Detective O'Brien interviewed Appellant on September 11, 2013. A video recording of the interview was admitted into evidence. Detective O'Brien read Appellant his Miranda 1 rights and then asked Appellant if he knew how to read, to which Appellant responded, “Yes.” Detective O'Brien then asked Appellant to read the following portion of the waiver form, which he did: “I have read and understand my legal rights as stated above on this document. I freely, voluntarily, and knowingly waive these legal rights and agree to be interviewed by police.” Appellant then signed the waiver form.

At trial, Appellant's counsel moved to suppress the video, arguing that the above did not constitute a valid waiver in accordance with article 38.22 because Detective O'Brien did not specifically ask Appellant if he waived his rights. See Tex. Code Crim. Proc. Ann. art. 38.22. The trial court denied the motion and subsequently entered written findings of fact that Detective O'Brien advised the defendant of his rights, that the defendant read aloud the waiver portion of the written warnings, and that the defendant signed that he understood his rights and that he was freely and voluntarily waiving them.

Appellant has provided us with no support for his argument that Detective O'Brien was required to verbally ask if Appellant waived his rights.2 Under the facts here, we decline to read such a requirement into the rule and, having reviewed the video recording and Detective O'Brien's testimony, find that these support the trial court's fact findings. See Leza v. State, 351 S.W.3d 344, 353 (Tex. Crim. App. 2011) (“[W]e have consistently held that waiver of Article 38.22 rights ‘may be inferred from actions and words of the person interrogated.’ ”); Bleil v. State, 496 S.W.3d 194, 208-09 (Tex. App.—Fort Worth 2016, pet. ref'd). We therefore overrule Appellant's first issue.

II. Admission of text messages

Appellant's second issue argues that the admission of the reproduced text messages violated the prohibition against hearsay. His third issue argues that their admission violated the best evidence rule.

We review a trial court's decision to admit evidence for abuse of discretion. Mai v. State, 189 S.W.3d 316, 320 (Tex. App.—Fort Worth 2006, pet. ref'd). If the court's decision falls outside the “zone of reasonable disagreement,” it has abused its discretion. Id.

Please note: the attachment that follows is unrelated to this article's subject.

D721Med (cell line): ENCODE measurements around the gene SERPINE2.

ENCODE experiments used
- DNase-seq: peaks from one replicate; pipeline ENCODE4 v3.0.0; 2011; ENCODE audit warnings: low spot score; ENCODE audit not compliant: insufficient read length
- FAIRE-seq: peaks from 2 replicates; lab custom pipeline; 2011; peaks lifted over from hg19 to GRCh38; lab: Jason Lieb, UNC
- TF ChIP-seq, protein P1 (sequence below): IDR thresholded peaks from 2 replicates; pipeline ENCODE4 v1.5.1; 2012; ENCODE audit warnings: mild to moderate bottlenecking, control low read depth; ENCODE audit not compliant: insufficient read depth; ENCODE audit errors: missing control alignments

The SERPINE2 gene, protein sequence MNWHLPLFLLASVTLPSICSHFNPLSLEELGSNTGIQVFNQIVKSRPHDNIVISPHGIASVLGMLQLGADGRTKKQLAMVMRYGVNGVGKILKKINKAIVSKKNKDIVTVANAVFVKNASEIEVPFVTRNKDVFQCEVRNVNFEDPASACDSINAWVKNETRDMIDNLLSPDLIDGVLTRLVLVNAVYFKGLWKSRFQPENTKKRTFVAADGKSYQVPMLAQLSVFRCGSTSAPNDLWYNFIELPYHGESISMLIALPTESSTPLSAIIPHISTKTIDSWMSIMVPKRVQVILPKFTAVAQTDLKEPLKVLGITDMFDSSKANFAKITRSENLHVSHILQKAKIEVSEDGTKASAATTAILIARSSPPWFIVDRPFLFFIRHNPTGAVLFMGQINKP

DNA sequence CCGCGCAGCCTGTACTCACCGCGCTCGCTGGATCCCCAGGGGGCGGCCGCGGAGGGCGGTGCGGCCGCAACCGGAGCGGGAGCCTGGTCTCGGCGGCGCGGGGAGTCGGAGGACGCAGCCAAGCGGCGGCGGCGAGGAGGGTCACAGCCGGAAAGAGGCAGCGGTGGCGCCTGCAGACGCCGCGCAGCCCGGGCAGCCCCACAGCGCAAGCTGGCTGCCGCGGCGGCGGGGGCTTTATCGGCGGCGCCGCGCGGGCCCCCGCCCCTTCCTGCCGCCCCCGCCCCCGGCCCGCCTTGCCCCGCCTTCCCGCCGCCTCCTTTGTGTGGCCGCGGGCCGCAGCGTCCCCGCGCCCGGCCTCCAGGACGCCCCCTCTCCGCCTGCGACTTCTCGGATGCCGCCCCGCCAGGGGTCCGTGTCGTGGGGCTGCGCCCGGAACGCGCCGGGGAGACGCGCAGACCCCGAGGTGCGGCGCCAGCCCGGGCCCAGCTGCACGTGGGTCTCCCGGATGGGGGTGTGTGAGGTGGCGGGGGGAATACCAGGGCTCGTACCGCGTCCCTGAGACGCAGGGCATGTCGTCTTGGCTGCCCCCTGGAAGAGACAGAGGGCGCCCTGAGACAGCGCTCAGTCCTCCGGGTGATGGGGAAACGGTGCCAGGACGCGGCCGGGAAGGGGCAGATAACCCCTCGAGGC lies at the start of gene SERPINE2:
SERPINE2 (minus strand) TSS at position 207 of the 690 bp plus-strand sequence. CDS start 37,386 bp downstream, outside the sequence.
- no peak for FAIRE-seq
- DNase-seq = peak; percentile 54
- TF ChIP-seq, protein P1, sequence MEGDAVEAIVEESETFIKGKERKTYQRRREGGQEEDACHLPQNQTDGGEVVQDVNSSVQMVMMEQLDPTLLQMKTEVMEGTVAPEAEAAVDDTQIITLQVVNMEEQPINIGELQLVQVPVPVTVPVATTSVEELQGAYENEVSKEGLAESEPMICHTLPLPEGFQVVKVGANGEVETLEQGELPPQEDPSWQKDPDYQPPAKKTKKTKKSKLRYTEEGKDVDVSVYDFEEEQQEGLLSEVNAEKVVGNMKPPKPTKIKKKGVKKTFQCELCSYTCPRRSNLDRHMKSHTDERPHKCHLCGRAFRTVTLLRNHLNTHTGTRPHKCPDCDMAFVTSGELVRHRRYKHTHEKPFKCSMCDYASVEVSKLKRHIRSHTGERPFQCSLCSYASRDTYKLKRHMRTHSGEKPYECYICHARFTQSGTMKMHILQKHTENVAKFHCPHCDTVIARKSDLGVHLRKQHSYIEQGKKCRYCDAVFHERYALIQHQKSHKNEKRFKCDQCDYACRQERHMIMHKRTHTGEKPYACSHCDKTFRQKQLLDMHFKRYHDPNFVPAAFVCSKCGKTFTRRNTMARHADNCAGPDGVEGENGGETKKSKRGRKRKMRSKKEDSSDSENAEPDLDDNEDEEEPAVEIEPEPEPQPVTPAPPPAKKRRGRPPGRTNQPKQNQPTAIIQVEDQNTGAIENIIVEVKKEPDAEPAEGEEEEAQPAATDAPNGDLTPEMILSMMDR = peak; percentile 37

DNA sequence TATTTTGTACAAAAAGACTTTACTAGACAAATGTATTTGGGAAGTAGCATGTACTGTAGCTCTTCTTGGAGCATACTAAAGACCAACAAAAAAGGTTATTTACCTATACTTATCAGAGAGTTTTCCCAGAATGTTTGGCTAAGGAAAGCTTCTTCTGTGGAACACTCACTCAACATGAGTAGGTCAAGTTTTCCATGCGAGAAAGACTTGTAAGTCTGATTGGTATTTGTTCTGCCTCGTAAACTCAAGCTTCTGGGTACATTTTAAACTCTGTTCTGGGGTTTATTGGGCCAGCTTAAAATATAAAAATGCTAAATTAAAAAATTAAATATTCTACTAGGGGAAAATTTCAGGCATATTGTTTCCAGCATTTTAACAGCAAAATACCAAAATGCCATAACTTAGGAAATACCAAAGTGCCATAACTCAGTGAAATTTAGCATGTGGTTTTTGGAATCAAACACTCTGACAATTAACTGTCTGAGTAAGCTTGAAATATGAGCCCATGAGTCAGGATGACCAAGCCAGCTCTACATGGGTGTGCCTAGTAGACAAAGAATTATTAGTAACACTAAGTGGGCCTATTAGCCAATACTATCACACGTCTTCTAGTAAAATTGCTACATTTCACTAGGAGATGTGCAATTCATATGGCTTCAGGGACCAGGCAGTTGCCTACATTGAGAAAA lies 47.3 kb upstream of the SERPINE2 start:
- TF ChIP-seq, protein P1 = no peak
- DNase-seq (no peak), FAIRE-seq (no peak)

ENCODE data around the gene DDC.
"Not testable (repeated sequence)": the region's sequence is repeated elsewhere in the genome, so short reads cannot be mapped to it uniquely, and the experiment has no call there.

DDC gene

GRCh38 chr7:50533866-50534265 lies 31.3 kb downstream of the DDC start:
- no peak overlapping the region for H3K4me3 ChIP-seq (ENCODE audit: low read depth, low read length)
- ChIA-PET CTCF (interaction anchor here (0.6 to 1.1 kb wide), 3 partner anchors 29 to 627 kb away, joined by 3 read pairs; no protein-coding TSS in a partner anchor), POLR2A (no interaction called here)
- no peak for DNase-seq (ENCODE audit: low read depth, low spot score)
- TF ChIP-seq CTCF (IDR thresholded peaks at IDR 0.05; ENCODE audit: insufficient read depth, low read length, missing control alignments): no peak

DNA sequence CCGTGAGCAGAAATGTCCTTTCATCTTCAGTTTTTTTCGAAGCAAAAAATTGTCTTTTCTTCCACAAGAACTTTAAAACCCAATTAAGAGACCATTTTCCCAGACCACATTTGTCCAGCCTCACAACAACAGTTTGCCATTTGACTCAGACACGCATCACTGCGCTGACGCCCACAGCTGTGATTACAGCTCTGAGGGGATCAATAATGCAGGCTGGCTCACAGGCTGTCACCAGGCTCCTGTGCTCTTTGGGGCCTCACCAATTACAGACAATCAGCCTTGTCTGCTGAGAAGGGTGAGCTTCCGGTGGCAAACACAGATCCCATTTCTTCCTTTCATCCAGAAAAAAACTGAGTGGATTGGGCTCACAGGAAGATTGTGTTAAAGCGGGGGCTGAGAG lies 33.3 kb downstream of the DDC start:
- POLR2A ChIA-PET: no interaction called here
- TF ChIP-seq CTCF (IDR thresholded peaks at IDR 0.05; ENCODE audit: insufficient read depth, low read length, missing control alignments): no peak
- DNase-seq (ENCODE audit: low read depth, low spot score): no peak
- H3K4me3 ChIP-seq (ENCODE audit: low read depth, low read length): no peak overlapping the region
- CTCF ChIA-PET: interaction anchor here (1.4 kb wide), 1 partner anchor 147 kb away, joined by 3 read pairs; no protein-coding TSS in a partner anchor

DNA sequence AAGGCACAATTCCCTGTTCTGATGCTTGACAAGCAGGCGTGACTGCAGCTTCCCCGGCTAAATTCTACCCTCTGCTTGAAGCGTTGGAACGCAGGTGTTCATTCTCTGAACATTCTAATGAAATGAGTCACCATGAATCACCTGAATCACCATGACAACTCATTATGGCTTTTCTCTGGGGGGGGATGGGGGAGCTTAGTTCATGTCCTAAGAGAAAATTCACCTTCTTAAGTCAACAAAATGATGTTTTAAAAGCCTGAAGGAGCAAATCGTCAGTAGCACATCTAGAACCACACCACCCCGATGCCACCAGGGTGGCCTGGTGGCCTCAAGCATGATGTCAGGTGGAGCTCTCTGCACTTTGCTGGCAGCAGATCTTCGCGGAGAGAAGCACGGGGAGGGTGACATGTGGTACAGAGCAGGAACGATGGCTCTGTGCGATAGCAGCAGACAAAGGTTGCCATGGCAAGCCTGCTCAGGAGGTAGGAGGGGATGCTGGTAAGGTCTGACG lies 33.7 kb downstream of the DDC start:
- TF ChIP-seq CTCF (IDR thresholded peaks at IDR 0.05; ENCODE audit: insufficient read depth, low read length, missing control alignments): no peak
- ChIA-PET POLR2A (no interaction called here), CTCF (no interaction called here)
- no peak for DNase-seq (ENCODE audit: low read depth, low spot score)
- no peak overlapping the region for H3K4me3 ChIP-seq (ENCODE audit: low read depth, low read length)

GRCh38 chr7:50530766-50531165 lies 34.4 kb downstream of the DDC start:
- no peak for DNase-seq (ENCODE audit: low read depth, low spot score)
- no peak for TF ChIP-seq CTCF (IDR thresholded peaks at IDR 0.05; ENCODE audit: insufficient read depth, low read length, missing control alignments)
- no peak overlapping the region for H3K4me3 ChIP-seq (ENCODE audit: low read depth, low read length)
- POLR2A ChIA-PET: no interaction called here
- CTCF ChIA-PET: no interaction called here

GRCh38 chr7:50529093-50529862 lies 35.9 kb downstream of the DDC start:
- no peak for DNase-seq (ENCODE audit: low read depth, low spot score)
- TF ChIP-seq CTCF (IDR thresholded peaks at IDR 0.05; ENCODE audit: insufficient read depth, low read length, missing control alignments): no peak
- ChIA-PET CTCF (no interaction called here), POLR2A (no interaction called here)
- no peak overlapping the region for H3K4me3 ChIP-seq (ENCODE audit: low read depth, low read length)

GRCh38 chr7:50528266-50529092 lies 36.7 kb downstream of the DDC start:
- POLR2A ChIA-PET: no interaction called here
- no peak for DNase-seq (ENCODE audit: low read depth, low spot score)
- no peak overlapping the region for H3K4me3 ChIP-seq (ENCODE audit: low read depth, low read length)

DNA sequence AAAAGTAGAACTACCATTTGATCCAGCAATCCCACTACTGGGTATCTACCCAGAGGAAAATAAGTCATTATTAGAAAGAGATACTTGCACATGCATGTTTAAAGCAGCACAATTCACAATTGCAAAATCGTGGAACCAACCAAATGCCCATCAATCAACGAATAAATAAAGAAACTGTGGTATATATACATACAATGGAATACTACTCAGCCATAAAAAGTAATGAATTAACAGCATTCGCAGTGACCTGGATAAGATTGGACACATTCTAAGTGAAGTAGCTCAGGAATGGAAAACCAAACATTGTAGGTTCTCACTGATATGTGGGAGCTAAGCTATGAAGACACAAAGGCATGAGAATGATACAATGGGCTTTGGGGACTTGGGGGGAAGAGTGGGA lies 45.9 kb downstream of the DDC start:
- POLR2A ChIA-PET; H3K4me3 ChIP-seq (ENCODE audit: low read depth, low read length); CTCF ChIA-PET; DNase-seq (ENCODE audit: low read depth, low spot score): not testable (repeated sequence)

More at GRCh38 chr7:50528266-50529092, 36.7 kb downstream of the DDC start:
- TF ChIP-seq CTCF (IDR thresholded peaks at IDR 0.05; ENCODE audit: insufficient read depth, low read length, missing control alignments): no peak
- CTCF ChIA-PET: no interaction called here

FWPD Sergeant Troy Lawrence testified that he analyzed Tommy's cell phone and had attempted to download the text messages stored on the phone, but he was not able to do so because it was a “throwaway” or “burner” phone and the USB port on that sort of phone cannot be used for downloading data from the phone. Sergeant Lawrence described that, in situations when they are not able to directly download data from a phone, the FWPD transcribes the texts and call logs by manually typing them into an Excel spreadsheet. According to Sergeant Lawrence, he followed this procedure in this case, and after the texts were transcribed, another examiner in the lab peer reviewed his work to verify its accuracy. At trial he identified the resulting exhibits, State's Exhibit 140 and 141, as true and accurate depictions of text conversations between Andrea's phone and Tommy's phone and between Grimes's phone and Tommy's phone, as observed on Tommy's phone after it was recovered.

Exhibit 140 replicated the following texts between Andrea's and Tommy's phones:

[Andrea:] call me ASAP [Date stamp 9/7/2013]

[Tommy's phone:] Im driving to El Paso what u want? [Date stamp 9/7/2013]

[Andrea:] ok call me when u get back. Have a safe trip.

Exhibit 141 replicated texts between Grimes's and Tommy's phones:

[Grimes:] Call me [Date stamp 9/7/13]

[Tommy's phone:] Im driving to El Paso had a emergency [Date stamp 9/7/13]

[Grimes:] Your buildings are covered for the weekend. Call me as soon as you get back.

[Tommy's phone:] Thank you. So much ..

[Grimes:] Is the back pack at the kennel? [Date stamp 9/7/13]